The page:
Thaddeus Kosciusko, the Pole, spent the last years of his life here; his house, in which he died, is next door to the Post-office, No. 5, Gurzelengasse. His entrails are interred in the church-yard of Zuchwyl, a mile distant on the opposite side of the Aar, under a stone inscribed "Viscera Thaddei Kosciuszko."
About two miles N. of Soleure, beyond the village of St. Nicholas, lies the chapel and Hermitage of St. Verena, at the extremity of a pretty valley, hemmed in by rocks, embowered in trees and traversed by a sparkling rivulet. It is rendered accessible by paths, originally formed by the French emigrés, who, at the outbreak of the French Revolution, sought an asylum here, to the number of many hundred, under the guidance of M. de Breteuil. The valley abounds in caves and grottoes, partly natural, partly artificial,
and at its further extremity, within a natural shelf of overarching cliff, stands the little Chapel of St. Verena; behind the altar a small cave has been cut in the rock, and now contains a representation of the only sepulchre. This saint, a pious maiden who accompanied the Theban legion, suffered severe temptation in this solitude, according to the legend, from the devil, who, on one occasion, was on the point of carrying her off, when she saved herself by clinging fast to a small hole in the rock, which still remains. On the way to the hermitage, near the church of St. Nicholas, the Chateau of Waldegy is passed; its old-fashioned gardens, laidout in terraces, are worth notice.
The Weissenstein.-The most interesting excursion, however, in the neighbourhood of Soleure, is that to the summit of the Weissenstein (Whiterock, probably named from its white cliffs of limestone), the mountain immediately behind the town. The distance is about 8 miles, and the time occupied in the ascent 3 hours. The mountain is made accessible for chars-à-banc, by a road somewhat steep, passing through the villages Langendorf and Oberdorf, behind which it is carried up the face of the mountain in a series of zigzags.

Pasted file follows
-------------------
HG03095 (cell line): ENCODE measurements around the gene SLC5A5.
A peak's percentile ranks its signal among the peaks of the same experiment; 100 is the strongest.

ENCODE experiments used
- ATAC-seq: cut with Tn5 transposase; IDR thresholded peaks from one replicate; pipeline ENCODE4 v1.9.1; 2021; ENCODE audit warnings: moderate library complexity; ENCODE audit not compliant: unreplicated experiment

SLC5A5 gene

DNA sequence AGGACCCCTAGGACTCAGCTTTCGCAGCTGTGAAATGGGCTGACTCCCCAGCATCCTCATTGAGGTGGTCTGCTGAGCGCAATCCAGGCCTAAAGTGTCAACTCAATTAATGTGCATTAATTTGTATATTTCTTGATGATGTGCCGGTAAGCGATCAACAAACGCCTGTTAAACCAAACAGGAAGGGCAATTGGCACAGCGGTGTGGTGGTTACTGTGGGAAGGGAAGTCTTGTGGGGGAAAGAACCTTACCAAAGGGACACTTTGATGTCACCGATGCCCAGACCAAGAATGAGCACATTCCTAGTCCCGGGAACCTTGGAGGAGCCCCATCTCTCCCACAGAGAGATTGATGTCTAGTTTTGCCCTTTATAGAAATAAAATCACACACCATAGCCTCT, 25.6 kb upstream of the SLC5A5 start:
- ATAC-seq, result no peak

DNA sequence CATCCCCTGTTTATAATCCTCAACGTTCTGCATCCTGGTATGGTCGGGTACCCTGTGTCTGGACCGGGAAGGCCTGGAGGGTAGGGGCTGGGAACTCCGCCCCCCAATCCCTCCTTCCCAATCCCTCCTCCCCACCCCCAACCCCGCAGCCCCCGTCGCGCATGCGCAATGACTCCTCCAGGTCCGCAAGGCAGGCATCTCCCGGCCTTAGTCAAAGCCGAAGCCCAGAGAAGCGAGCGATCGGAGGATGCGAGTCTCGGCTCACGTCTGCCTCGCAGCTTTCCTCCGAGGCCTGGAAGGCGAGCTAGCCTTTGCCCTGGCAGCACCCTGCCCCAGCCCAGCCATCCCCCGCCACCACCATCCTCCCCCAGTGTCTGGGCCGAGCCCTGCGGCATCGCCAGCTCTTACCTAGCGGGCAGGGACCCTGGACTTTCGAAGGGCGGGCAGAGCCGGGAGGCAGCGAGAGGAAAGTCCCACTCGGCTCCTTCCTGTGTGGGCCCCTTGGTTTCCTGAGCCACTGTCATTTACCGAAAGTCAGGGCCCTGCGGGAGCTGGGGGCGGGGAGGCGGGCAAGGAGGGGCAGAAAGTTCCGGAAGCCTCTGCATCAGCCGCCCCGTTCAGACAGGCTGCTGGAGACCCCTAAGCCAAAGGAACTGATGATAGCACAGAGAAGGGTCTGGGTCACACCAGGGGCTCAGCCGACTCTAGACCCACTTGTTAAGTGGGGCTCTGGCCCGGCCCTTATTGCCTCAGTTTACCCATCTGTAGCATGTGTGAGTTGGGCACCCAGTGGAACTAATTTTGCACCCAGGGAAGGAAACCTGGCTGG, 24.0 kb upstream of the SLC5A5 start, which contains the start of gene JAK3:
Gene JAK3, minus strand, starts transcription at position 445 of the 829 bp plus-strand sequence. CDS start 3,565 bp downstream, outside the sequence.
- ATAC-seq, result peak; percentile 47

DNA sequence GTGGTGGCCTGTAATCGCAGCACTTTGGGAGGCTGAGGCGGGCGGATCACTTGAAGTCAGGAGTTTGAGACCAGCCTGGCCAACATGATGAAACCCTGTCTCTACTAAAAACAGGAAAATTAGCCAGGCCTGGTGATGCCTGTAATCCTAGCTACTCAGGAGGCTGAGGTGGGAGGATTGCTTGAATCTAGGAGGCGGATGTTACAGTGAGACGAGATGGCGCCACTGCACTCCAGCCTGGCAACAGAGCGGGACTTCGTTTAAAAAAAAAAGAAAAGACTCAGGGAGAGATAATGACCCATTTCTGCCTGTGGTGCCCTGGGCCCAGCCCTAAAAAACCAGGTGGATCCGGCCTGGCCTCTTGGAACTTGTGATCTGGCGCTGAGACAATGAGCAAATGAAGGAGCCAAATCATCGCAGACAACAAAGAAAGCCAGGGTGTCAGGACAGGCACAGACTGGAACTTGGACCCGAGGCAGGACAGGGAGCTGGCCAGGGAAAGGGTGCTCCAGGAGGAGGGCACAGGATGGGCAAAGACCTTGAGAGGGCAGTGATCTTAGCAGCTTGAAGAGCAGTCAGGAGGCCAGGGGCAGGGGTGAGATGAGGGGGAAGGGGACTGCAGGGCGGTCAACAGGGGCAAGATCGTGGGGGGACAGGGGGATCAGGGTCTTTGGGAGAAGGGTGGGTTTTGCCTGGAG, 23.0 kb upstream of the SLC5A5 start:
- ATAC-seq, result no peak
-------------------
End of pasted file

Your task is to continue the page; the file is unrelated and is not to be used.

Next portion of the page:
A char-à-banc, drawn by 2 horses, may be hired at the Couronne, in Soleure, for 10 or 12 Swiss francs, to go and return. If it be detained on the mountain for the night, 2 francs extra are paid. Pedestrians may find a short cut, and reach the top easily in 2 1/2 hours; they may visit the Hermitage of St. Verena in their way to or fro.
A Hotel and Bath-house has been built at the expense of the town on the brow of the mountain, 3950 feet above the sea level, and 2640 above the Aar, at Soleure. It furnishes about 30 beds, and the accommodation, though homely, is good. The charges are-for dinner at table d'hôte, without wine, 1 fr. 20 rap.; supper 1 fr. bs.; breakfast of tea or coffee alone, 50 rp.; beds from 8 to 10 batz.
The dairy of the establishment is supplied by 60 cows, fed on the pasture on the summit of the mountain, so that milk and cream may be had here in perfection.
Many invalids take up their residence here during the summer months on account of the fresh air, or for the cure de petit lait" (goat's whey ), etc., which is recommended in certain complaints. The daily charge for those who remain here more tham a week "en pension," is 6 F. francs.
The greater portion of visitors, however, resort hither merely on account of the view, remaining on the summit one night to enjoy the sunset and sunrise.
The Inn of the Weissenstein, and the still more elevated summit of the mountain, called Rothi-flue, 2 miles to the E. of it, command one of the finest distant prospects of the Alps